Tuesday, April 08, 2008

Trend - new small netbooks.Eee

Inspired by the Eee PC and the urging of Intel Corp. and other chip makers, other large and small hardware makers are racing to introduce their own low-end portables. They are betting that a new low-price category could sharply expand the PC market. The target: kids, college students and others that need an inexpensive way to get on the Internet and do other simple chores.
CNet - New Linux Air competitor?
During a keynote speech at the Intel Developer Forum in Shanghai, an Intel executive brandished a Netbook that looked Air-thin. Will inexpensive Linux Netbooks be a poor man's MacBook Air?

....Consider the typical specifications for a Netbook (best exemplified by the tiny Eee PC) and it's not a stretch to design an ultraportable, ultrathin Netbook:

Power-sipping Atom processor: This chip will draw as little as 0.65 watt, much less than the Air's Core 2 Duo chip which has a TDP (Thermal Design Power, or thermal envelope) of 20 watts. This means less heat dissipation.

Solid-state drive: Netbooks (Eee PC, Intel Classmate) will typically use SSDs, not hard-disk drives--another power- and space-saving feature. (There will be exceptions such as the 2go, which packs a hard drive.)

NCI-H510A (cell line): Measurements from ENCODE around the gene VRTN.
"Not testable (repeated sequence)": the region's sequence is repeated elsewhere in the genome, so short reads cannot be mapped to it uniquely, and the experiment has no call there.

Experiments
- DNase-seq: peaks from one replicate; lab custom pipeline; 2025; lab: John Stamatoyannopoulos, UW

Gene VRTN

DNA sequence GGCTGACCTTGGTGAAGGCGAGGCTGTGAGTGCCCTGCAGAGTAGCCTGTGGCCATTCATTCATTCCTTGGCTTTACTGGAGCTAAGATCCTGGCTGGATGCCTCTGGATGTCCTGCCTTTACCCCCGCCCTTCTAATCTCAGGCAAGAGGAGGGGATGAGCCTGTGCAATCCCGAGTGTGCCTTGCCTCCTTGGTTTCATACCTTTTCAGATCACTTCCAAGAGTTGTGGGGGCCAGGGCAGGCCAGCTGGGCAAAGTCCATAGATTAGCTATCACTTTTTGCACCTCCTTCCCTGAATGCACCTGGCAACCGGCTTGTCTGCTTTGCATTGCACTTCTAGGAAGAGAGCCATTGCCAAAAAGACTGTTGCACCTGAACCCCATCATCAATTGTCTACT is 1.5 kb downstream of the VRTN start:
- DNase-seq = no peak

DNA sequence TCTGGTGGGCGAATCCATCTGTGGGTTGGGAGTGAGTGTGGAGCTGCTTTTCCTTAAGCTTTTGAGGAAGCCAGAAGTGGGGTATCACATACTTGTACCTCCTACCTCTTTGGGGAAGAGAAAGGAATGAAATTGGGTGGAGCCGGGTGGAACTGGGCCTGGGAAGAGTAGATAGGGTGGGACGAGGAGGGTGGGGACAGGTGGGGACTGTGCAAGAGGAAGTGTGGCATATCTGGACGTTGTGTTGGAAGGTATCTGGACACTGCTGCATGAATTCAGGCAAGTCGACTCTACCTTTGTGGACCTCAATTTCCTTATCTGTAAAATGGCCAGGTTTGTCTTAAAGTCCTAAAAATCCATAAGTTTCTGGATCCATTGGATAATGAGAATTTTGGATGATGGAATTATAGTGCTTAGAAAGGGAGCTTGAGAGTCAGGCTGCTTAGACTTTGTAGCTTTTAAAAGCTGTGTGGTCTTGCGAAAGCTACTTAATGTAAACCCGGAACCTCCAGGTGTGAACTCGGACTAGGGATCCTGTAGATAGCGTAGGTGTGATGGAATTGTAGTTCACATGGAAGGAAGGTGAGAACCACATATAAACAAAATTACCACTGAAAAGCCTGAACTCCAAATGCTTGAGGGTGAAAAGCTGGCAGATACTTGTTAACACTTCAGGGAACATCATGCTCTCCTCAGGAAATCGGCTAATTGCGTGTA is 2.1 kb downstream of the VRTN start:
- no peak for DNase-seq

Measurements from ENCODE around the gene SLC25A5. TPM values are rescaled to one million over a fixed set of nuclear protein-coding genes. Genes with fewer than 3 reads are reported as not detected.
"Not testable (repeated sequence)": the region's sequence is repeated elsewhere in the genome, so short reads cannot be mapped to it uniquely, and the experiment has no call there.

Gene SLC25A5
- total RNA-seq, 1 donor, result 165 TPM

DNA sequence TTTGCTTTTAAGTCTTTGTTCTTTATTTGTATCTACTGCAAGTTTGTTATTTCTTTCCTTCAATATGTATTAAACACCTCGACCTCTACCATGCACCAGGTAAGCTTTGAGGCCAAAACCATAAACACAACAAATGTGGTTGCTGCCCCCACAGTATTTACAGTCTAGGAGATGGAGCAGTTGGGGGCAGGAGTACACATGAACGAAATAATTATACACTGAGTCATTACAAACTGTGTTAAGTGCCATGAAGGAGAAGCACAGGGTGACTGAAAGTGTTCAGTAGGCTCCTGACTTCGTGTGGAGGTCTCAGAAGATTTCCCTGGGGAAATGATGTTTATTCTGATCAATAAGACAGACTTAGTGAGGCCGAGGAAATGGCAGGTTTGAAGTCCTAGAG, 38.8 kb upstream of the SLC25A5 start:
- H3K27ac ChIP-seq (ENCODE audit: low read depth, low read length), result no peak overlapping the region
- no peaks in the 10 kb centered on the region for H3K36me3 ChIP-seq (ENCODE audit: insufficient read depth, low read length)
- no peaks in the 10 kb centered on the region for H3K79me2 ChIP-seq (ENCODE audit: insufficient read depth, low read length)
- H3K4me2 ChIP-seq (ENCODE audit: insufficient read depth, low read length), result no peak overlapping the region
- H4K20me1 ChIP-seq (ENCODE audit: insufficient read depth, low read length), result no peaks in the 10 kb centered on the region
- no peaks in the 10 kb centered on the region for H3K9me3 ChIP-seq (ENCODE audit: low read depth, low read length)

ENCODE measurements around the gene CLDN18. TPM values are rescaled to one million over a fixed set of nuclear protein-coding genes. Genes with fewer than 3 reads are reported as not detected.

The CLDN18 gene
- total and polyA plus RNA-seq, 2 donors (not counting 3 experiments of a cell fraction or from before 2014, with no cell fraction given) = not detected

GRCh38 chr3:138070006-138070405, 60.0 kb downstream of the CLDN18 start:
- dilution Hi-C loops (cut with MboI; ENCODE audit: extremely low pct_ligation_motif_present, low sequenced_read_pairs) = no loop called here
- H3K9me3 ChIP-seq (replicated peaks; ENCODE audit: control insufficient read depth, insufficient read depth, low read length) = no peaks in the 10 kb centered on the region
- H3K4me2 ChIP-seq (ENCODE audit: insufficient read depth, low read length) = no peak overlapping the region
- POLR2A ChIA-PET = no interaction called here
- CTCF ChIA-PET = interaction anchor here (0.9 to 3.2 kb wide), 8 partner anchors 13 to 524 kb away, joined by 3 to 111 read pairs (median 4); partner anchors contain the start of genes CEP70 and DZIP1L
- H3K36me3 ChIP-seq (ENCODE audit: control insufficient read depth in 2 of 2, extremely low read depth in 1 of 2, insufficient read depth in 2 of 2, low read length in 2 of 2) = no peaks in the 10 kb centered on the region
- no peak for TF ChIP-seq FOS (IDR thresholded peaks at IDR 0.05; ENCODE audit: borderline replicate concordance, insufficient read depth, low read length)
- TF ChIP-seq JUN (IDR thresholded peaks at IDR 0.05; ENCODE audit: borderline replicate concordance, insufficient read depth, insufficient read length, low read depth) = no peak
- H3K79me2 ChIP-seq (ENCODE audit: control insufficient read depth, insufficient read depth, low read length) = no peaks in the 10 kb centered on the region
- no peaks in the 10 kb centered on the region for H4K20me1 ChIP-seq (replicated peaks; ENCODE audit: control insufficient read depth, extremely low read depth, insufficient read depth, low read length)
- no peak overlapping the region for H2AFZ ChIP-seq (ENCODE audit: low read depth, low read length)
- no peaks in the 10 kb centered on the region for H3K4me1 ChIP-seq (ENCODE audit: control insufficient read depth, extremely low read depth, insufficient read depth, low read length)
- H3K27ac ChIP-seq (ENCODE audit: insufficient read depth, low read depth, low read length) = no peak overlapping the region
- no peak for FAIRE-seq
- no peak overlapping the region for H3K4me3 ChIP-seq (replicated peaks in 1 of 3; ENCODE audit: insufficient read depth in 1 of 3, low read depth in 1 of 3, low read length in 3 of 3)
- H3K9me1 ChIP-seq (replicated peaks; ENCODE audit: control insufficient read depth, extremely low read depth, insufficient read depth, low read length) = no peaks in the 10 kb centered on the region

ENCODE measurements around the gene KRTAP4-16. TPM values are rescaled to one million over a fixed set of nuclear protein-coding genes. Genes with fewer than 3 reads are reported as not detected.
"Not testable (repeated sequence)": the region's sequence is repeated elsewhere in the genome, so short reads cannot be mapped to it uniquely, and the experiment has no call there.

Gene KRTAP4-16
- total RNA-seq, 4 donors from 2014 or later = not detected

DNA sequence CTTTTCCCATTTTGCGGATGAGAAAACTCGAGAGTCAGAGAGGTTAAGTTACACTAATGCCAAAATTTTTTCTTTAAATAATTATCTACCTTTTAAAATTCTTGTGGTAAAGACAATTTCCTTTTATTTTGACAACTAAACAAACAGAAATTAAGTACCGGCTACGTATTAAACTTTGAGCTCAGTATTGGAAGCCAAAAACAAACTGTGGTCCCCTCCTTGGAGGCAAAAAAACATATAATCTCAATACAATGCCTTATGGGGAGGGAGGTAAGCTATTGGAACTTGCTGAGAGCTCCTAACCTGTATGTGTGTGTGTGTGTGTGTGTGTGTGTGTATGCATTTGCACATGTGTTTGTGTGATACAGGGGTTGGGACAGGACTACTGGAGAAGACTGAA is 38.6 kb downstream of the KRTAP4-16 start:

No optical drive: Typically, Netbooks won't come with optical drives--meaning power and cost savings.

Smaller display: Netbooks will have small, less-power-hungry displays, ranging from seven to nine inches.

Though not as well-endowed as full-fledged notebooks like the MacBook Air, Netbooks won't set you back $3,000 either. It's likely that the price will be much closer to $300--but that's a big unknown at this point.
Engadget - Cheap Laptops

Yet another Buzzfeed - blogging to death.

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